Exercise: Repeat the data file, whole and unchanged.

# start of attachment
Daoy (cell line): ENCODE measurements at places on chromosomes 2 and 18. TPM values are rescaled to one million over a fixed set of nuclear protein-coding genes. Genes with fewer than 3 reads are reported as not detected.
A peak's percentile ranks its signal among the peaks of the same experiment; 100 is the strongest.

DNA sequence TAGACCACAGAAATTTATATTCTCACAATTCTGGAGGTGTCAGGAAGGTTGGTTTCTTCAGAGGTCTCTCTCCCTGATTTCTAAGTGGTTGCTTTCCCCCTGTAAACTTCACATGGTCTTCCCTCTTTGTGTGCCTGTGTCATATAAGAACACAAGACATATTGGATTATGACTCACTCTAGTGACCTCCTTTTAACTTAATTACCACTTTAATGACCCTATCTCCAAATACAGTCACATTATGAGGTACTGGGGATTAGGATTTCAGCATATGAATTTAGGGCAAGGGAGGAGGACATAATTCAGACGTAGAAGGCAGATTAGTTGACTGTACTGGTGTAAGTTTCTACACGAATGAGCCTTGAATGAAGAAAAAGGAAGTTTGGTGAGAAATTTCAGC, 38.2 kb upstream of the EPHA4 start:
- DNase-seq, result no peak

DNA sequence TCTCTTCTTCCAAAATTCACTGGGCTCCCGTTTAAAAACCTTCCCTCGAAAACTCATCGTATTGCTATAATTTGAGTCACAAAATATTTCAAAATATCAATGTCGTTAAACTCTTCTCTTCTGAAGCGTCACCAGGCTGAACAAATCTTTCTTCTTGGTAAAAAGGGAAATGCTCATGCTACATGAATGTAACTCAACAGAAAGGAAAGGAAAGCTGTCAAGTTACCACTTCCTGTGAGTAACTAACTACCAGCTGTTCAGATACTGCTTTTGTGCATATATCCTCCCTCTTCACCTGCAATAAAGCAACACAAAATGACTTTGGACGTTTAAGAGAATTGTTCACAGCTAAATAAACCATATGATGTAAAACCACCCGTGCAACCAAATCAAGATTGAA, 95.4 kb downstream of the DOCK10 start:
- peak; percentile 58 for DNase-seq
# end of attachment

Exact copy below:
Daoy (cell line): ENCODE measurements at places on chromosomes 2 and 18. TPM values are rescaled to one million over a fixed set of nuclear protein-coding genes. Genes with fewer than 3 reads are reported as not detected.
A peak's percentile ranks its signal among the peaks of the same experiment; 100 is the strongest.

DNA sequence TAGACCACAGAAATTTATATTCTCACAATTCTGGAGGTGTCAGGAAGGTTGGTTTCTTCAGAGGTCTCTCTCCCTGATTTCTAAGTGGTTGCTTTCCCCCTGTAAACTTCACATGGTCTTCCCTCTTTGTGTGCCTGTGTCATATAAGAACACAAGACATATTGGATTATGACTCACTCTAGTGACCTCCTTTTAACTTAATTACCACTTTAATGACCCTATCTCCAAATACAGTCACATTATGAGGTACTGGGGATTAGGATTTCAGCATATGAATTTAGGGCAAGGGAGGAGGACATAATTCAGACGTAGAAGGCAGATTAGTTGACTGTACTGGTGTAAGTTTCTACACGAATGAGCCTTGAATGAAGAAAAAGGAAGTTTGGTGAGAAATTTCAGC, 38.2 kb upstream of the EPHA4 start:
- DNase-seq, result no peak

DNA sequence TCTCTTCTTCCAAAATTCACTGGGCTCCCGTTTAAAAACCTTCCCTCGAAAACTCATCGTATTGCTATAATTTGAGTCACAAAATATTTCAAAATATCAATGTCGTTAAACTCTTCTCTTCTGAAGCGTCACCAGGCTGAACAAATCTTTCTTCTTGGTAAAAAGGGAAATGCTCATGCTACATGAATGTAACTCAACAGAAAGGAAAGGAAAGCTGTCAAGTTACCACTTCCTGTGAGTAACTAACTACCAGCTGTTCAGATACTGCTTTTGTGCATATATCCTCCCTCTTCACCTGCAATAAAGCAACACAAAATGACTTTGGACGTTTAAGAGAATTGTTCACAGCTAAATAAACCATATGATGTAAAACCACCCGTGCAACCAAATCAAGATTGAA, 95.4 kb downstream of the DOCK10 start:
- peak; percentile 58 for DNase-seq